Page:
Remote Access to EJB on GlassFish
Enterprise Java Beans (EJB) is a server-side architecture part of Java EE. Its specification contains two kinds of client views: remote and local ones. In one case, your Java app may require the session and entity beans with local home and component interfaces and in another case - with remote ones.
Let’s find out what are the differences between these interfaces and which of them you need to choose to work with.
If you are sure that other clients and EJBs will access your bean via a single JVM, you can use a local client view. It is also suitable for the case your beans are associated one with another. Such an access is performed within direct calling of methods, not through the remote method invocation (RMI).
For the case your client is placed on the other JVM, i.e. you would like to use your bean in the distributed environment, then there is a necessity to work with the remote client view. All the methods' calls from the remote interfaces will be handled by it. It is also preferably to use RCV while working with parameters, passed by value between the client application and bean.
Let’s examine how to deploy Java Bean to the PaaS hosting and use EJB remote client to work with it.
A. Create the environment
1. Log in to your PaaS account.
2. Click the Create environment button in order to open the environment topology wizard. Pick up GlassFish as your application server and set cloudlet limits for it accordingly to the resources consumption needs of your Java enterprise application. Enable the Public IP for GlassFish, type the name for your environment and click Create. Wait about a minute for your environment to be created.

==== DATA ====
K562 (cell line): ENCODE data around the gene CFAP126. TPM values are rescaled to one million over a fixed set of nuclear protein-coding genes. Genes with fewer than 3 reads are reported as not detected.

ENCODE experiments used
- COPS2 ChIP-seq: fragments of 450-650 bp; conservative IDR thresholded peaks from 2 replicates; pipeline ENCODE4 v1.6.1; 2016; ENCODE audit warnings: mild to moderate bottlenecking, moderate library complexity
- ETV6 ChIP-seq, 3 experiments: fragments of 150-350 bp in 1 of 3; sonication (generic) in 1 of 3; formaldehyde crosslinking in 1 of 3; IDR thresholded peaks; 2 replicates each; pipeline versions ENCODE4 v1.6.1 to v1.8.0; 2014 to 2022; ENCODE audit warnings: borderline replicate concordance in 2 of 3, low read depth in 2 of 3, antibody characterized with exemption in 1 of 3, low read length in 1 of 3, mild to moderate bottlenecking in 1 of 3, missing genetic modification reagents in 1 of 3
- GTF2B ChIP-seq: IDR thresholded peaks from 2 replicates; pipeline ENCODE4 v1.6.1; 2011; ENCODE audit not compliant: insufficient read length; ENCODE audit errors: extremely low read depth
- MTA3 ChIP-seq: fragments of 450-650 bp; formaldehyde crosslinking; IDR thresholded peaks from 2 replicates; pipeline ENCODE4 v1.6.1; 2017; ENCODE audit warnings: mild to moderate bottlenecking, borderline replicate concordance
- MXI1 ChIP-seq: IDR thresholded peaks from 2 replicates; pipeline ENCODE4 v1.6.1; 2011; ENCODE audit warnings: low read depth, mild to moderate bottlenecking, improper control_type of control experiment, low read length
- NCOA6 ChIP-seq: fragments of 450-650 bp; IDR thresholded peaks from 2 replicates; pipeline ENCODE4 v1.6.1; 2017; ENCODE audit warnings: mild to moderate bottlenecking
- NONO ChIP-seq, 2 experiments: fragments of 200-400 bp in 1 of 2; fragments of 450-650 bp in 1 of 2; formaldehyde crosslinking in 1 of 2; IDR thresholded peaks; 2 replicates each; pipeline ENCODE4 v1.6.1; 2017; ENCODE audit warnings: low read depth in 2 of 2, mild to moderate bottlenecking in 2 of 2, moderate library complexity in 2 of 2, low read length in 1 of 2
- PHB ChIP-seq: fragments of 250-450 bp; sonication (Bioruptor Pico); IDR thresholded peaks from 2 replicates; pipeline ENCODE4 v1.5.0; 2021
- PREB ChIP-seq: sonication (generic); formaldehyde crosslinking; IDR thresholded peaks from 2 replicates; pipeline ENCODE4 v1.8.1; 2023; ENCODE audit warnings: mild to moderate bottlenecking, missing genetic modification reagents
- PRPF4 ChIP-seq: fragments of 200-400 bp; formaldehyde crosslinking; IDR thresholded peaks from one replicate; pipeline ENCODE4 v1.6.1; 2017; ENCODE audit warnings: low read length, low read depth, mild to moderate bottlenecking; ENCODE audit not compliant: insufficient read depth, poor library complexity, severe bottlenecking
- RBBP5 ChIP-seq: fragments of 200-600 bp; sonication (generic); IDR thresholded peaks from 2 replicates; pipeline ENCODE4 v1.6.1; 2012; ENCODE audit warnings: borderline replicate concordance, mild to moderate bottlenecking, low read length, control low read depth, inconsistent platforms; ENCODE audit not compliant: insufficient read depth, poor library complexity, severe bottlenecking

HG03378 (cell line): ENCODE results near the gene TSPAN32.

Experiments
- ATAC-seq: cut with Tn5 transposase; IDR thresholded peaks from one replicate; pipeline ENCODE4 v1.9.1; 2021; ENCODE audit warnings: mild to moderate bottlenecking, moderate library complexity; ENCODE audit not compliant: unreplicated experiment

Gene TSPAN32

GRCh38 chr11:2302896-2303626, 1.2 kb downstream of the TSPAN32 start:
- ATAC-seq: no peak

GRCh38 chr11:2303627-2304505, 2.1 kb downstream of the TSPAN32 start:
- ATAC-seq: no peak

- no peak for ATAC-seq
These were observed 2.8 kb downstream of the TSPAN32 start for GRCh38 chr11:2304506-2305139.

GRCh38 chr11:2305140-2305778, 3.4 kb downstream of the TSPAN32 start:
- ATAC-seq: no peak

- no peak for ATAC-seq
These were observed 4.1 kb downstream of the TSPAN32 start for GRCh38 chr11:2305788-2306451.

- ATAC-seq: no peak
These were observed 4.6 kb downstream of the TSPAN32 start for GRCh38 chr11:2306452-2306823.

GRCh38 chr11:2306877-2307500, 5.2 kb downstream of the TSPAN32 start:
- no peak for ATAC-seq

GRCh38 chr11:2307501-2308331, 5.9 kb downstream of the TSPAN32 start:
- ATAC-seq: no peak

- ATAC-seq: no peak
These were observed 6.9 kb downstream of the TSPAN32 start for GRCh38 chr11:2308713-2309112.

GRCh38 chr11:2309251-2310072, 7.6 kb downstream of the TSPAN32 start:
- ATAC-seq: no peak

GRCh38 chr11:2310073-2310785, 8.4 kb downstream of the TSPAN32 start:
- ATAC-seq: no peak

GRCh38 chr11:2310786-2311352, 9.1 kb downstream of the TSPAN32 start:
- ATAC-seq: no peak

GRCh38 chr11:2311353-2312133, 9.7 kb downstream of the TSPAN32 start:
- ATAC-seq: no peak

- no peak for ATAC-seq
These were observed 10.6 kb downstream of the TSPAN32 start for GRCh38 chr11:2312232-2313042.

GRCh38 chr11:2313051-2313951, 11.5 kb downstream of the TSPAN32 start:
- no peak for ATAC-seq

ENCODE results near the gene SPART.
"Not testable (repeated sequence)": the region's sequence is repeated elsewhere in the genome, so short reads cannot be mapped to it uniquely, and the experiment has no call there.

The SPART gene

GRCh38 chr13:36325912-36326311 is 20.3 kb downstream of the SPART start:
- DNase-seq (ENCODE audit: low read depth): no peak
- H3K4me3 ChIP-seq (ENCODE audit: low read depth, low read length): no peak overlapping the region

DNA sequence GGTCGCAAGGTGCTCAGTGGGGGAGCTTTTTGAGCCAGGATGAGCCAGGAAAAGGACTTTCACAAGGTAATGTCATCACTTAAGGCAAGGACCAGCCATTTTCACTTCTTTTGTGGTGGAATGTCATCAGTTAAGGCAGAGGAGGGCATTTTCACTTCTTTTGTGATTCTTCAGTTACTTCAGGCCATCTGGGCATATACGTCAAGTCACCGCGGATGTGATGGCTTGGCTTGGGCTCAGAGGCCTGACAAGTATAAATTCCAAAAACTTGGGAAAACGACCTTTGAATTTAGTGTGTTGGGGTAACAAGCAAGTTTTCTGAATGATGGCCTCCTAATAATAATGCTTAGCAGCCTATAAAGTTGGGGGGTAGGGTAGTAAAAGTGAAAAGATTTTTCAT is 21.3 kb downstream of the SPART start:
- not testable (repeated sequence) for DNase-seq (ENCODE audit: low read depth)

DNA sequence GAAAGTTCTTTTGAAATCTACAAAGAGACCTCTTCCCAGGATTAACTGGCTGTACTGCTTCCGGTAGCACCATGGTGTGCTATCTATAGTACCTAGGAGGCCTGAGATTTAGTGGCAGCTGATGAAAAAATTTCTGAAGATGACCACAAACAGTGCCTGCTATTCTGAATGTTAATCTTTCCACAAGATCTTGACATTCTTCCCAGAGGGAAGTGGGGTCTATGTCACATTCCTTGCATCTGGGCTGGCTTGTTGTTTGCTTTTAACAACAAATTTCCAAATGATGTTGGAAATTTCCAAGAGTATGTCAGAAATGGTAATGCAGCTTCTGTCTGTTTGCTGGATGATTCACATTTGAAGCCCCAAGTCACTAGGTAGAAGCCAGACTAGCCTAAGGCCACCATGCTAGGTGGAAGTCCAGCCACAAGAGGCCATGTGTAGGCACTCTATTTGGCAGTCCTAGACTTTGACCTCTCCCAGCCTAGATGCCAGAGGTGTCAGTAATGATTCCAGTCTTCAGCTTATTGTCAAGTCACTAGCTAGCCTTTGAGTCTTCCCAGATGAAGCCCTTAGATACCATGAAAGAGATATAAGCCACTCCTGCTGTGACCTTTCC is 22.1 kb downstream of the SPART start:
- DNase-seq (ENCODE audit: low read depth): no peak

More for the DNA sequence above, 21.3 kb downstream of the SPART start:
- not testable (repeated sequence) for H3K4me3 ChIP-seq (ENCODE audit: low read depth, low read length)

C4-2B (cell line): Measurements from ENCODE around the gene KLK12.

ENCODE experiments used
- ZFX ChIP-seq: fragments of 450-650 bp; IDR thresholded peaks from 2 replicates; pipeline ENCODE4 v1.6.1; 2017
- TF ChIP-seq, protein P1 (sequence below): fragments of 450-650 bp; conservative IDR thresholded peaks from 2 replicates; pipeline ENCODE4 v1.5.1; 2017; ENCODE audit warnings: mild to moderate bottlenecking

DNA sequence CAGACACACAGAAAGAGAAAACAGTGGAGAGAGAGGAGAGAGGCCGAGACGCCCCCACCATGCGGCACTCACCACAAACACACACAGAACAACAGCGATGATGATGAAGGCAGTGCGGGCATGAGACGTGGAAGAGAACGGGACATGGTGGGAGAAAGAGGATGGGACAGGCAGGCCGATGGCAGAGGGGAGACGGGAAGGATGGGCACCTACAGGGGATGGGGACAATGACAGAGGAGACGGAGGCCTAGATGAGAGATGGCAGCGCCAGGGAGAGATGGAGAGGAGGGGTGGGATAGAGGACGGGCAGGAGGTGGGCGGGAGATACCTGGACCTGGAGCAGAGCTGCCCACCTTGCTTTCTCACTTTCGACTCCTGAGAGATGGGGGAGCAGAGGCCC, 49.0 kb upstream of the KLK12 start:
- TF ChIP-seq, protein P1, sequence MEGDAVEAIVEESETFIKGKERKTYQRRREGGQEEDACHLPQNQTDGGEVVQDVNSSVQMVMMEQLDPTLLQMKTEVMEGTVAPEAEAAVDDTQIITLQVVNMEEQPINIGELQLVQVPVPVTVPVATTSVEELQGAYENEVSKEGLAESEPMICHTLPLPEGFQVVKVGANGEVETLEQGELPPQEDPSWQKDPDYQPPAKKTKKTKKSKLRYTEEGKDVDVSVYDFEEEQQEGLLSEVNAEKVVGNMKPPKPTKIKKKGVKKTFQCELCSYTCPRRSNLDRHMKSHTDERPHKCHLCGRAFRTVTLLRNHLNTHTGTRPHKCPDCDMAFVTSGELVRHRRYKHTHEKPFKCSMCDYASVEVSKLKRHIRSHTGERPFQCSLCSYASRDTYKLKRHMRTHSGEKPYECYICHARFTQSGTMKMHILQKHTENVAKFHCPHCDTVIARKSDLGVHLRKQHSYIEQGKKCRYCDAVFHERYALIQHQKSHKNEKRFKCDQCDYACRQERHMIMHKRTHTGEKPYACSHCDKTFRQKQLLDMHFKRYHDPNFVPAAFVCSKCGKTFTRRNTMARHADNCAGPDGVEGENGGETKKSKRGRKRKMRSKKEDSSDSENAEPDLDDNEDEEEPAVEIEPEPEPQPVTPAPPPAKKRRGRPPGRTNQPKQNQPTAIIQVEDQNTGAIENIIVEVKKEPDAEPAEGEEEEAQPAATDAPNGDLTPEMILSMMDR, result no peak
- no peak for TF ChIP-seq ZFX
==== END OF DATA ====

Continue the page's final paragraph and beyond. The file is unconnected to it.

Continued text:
3. In order to see the Public IP of your GF server press the additional button next to it.
B. Create the application
1. At the very beginning, create a new directory to place your EJB and client application files in.
2. Then create your Session Bean. It will be used to access the deployed application via the remote client app through executing business tasks inside the server.
3. The next step is creating the Enterprise Java Beans interface. It is necessary for the remote client in order to access the beans.
4. Build a new module and pack it into the file with .ear extension.
5. The following code is an example of remote client application, which is used to access the bean. It performs the remote connection to your EJB through the Public IP of GlassFish application server and calls the getName() method, which, in its turn, returns the data to the client.
Note: All the numbers of ports begin with additional 2 digit for the reason the platform works with gfcluster only.
As an example of .ear file you can use this package.
C. Deploy the application
1. Navigate to the platform dashboard, open the Deployment manager and upload the created .ear within it.Hope this tutorial on the basics of remote interfaces usage helped you. Enjoy!
2. Deploy the uploaded package to the GlassFish environment, created in the step A of this instruction.
3. Finally, run your application (press Open in browser button next to the environment) and check the results.
Hope this tutorial on the basics of remote interfaces usage helped you. Enjoy!